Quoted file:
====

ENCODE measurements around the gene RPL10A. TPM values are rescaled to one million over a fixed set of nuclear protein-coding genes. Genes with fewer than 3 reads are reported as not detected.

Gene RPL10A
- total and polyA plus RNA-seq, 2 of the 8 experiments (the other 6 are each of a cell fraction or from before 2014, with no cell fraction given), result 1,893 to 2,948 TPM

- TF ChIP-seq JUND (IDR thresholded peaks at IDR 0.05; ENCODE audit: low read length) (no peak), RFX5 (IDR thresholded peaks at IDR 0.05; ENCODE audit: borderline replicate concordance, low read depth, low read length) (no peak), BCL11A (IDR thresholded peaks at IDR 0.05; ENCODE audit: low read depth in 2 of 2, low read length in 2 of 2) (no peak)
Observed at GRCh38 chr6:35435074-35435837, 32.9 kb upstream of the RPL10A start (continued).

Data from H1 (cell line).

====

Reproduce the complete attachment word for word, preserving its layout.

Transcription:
ENCODE measurements around the gene RPL10A. TPM values are rescaled to one million over a fixed set of nuclear protein-coding genes. Genes with fewer than 3 reads are reported as not detected.

Gene RPL10A
- total and polyA plus RNA-seq, 2 of the 8 experiments (the other 6 are each of a cell fraction or from before 2014, with no cell fraction given), result 1,893 to 2,948 TPM

- TF ChIP-seq JUND (IDR thresholded peaks at IDR 0.05; ENCODE audit: low read length) (no peak), RFX5 (IDR thresholded peaks at IDR 0.05; ENCODE audit: borderline replicate concordance, low read depth, low read length) (no peak), BCL11A (IDR thresholded peaks at IDR 0.05; ENCODE audit: low read depth in 2 of 2, low read length in 2 of 2) (no peak)
Observed at GRCh38 chr6:35435074-35435837, 32.9 kb upstream of the RPL10A start (continued).

Data from H1 (cell line).